[¶8] Dania successfully moved to delay consideration of the summary judgment motion so that it could conduct discovery into Skanska's contentions. Dania deposed Todd [185 Wn.App. 364] Barnes, Skanska's project manager for the warehouse construction, and asked him about the mineral cap sheet work performed in June 2006:

Q: Now, you said that a cap sheet was installed on the roof in the summer of 2006. Can you tell me, what is a cap sheet?
A: It's the final layer of the roofing membrane.
Q: What makes it different than any other layer of the roofing membrane?
A: I couldn't tell you the technical qualities, but it's got ceramic granules, and those are mainly there for UV protection.
Q: Without the cap sheet layer, was the roof still watertight?
A: Correct, yes.
Q: And do you know what contractor installed that cap sheet?

Page 987

A: McDonald & Wetle.

CP at 182.

[¶9] During the summary judgment hearing that followed, Skanska contended that the above exchange from the Barnes deposition showed that the June 2006 cap work was unrelated to Dania's cause of action and that the statute of repose began to run from the date of the warehouse's substantial completion in January 2006. Skanska maintained that the statute of repose could not start running when the mineral cap sheet was installed in June 2006 because the June work had nothing to do with the leaks.

[¶10] Dania replied that there was not yet any testimony about the cause of the leaking. When the court reasoned that it was possible that application of the mineral cap sheet caused the leaking and asked whether there was any evidence in the record to create this issue of fact, Dania responded that an issue of fact existed without additional evidence. The court then suggested that it was Dania's burden, as the nonmoving party, to respond with some evidence that the mineral cap sheet caused the leaks. The court eventually agreed with Skanska that the lack of such evidence showed that the statute of repose started to run [185 Wn.App. 365] from the date of substantial completion and that Dania's action was time barred. Dania appeals the order granting summary judgment and dismissing Dania's claim against Skanska.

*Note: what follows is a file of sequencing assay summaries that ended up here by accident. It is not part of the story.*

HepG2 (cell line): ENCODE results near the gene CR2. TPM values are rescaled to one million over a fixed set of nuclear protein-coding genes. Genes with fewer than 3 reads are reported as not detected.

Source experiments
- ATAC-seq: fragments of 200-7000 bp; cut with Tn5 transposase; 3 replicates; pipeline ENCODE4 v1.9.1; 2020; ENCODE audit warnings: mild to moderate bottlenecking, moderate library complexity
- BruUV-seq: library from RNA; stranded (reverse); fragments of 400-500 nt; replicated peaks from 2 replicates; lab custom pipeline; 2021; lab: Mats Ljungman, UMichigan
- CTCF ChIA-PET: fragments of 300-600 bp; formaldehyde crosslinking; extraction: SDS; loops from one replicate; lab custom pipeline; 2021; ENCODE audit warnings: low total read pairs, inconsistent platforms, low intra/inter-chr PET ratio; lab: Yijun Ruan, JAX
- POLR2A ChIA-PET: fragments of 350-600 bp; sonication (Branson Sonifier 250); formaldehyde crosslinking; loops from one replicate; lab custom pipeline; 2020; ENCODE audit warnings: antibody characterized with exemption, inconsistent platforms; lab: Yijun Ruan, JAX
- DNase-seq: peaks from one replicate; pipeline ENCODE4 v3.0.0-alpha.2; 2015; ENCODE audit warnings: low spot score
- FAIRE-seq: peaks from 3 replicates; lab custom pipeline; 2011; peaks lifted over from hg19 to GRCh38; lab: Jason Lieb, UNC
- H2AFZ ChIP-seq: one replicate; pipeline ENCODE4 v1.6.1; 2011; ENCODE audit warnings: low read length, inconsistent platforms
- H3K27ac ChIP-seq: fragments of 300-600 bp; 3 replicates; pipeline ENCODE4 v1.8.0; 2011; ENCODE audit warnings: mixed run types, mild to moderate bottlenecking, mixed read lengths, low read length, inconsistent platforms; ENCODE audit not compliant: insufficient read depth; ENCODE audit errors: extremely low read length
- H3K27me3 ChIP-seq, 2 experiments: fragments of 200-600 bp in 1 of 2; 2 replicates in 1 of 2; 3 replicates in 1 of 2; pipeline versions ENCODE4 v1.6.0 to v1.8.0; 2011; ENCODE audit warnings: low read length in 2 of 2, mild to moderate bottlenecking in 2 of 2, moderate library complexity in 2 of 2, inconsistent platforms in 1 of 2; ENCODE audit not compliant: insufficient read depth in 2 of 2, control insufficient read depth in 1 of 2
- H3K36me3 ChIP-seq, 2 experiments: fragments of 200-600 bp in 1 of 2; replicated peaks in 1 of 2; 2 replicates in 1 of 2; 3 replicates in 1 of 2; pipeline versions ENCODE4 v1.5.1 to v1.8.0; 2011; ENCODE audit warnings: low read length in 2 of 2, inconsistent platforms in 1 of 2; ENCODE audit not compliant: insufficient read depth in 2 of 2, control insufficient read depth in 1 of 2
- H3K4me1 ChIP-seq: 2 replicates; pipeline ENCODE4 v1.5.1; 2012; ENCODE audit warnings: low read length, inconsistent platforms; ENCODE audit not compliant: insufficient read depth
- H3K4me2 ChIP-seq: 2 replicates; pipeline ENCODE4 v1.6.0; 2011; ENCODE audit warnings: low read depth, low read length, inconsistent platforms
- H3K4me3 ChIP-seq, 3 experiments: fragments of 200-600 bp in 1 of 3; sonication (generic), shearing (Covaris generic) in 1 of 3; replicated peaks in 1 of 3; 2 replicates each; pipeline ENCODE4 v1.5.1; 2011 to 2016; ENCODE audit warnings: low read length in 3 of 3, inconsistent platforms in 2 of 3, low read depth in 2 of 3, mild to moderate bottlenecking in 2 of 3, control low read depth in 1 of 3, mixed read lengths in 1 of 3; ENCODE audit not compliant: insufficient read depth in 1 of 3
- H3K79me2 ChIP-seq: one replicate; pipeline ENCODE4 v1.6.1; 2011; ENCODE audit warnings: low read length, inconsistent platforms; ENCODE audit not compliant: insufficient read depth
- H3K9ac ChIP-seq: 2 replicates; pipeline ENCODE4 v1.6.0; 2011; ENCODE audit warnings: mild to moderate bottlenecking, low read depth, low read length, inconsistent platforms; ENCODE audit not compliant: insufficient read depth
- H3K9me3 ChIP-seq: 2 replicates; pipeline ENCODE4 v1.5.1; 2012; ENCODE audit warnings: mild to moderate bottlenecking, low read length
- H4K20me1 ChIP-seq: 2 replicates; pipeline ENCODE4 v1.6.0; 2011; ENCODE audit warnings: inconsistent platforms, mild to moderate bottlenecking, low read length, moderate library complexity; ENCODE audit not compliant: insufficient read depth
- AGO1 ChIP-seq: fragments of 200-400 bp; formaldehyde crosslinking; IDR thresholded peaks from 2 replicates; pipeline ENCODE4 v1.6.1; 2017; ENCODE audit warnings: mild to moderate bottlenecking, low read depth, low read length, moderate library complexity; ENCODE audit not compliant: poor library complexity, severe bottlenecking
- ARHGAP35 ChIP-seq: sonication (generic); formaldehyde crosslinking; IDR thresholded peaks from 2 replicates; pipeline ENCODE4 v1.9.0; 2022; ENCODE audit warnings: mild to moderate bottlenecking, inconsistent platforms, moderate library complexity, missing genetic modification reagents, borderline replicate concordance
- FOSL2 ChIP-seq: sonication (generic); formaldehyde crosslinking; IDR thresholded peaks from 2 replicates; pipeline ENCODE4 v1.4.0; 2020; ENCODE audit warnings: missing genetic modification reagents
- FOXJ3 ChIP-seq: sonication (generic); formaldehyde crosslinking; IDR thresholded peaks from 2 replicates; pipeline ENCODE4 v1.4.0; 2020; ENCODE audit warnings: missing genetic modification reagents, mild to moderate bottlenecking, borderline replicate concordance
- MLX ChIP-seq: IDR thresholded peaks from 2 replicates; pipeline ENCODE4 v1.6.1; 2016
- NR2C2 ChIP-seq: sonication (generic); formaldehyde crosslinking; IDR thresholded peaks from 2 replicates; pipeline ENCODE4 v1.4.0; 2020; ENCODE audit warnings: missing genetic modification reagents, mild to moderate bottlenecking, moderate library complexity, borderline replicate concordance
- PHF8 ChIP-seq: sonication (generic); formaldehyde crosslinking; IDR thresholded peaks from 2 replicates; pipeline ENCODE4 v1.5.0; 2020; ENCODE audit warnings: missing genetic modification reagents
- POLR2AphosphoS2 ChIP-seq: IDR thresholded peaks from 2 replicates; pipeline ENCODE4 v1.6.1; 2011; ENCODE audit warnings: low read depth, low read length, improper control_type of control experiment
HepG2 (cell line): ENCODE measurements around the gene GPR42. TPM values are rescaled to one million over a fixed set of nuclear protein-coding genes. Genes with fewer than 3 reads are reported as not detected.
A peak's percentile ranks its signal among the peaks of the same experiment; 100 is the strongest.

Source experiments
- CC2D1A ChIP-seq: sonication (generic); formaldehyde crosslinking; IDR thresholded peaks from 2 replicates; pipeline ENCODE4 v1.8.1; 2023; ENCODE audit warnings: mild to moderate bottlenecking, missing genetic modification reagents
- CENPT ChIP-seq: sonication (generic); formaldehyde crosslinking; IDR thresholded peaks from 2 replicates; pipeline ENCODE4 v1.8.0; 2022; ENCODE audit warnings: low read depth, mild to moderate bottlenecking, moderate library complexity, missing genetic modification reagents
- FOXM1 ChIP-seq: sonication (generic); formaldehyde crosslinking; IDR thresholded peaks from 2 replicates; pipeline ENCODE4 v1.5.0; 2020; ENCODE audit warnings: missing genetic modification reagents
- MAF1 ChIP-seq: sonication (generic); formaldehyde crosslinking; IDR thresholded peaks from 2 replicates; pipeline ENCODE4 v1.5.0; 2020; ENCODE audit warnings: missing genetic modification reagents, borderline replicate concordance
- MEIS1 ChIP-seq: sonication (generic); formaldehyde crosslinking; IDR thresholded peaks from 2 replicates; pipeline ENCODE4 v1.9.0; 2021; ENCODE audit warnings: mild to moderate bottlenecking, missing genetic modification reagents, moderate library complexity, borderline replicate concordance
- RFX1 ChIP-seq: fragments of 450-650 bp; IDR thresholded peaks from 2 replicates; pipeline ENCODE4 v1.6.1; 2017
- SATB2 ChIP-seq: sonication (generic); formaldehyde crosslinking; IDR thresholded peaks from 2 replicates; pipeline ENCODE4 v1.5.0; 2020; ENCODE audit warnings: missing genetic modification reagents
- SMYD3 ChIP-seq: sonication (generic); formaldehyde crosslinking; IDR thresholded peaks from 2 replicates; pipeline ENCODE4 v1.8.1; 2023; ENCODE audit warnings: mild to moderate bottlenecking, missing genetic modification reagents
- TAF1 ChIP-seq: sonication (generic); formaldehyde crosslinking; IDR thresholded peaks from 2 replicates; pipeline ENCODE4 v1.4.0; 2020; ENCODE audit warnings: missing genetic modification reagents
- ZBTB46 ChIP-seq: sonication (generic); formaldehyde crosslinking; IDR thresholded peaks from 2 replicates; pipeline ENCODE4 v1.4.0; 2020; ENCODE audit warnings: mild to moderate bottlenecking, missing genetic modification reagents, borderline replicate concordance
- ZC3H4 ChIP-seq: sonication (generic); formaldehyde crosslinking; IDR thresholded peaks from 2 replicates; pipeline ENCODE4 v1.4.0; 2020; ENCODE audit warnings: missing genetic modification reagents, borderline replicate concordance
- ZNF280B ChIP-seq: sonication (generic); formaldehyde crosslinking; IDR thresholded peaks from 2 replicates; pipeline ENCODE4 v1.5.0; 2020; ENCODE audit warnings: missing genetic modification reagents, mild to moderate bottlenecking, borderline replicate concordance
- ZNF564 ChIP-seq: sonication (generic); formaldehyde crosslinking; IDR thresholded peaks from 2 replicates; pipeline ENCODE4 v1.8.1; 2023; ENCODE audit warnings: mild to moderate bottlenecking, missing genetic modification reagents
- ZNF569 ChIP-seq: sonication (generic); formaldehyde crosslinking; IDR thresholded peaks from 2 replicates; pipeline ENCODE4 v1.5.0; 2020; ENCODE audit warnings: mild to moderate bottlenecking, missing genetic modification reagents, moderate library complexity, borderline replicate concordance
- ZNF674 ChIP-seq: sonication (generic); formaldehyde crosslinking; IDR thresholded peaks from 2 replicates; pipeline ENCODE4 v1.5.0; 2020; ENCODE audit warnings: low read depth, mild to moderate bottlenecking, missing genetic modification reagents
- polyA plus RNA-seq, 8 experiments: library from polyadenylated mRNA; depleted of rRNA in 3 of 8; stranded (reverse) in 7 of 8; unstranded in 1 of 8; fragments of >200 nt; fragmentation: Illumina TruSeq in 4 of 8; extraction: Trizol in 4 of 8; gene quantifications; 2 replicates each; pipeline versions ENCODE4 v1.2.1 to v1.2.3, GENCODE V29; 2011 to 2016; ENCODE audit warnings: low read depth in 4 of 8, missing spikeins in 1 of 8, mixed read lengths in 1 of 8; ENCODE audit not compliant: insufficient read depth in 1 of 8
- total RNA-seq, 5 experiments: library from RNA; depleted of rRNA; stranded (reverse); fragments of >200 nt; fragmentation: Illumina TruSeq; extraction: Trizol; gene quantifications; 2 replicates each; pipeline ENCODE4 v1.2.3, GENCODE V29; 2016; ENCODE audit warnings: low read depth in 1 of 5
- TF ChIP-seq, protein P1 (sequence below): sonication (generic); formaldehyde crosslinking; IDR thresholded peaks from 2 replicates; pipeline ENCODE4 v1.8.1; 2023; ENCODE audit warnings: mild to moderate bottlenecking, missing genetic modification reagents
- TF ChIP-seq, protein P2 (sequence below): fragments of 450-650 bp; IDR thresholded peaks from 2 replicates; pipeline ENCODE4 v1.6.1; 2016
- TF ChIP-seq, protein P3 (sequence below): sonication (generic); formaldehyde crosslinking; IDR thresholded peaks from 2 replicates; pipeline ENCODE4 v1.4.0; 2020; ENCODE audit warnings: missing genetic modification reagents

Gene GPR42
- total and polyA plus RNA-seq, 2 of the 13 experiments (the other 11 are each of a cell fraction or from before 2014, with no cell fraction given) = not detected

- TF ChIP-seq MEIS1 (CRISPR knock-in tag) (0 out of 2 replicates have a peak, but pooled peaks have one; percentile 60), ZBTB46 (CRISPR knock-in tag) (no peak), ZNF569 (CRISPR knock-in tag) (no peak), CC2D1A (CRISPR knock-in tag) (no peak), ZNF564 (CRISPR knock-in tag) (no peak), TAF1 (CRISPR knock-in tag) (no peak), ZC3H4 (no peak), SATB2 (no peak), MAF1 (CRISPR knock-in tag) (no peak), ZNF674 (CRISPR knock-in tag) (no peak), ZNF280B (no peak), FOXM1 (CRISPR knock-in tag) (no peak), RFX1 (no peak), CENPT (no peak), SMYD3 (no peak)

ANALYSIS

A. Standard of Review

[¶11] A moving defendant meets its initial burden on summary judgment by showing that there is an absence of evidence to support the plaintiff's case. Young v. Key Pharm., Inc., 112 Wn.2d 216, 225 n.1, 770 P.2d 182 (1989). The inquiry then shifts to the plaintiff to set forth specific facts demonstrating a genuine issue for trial. Young, 112 Wn.2d at 225. An order granting summary judgment should be affirmed if no genuine issue of material fact remains and the moving party is entitled to judgment as a matter of law. CR 56(c). A material fact is one on which the outcome of the litigation depends. Greater Harbor 2000 v. City of Seattle, 132 Wn.2d 267, 279, 937 P.2d 1082 (1997). We review a summary judgment order de novo and consider the evidence and all reasonable inferences therefrom in the light most favorable to the nonmoving party. Schaaf v. Highfield, 127 Wn.2d 17, 21, 896 P.2d 665 (1995).

B. Applicable Limitations Period

[¶12] Skanska moved for summary judgment on the basis that Dania's action was barred by the statute of repose, RCW 4.16.310. Dania responded by arguing that the statute of repose was satisfied if the statute of limitations started running during the six years following Skanska's termination of services. Dania contended that its claims accrued in November 2006, when it discovered that the roof was leaking, and that its April 2012 complaint was timely.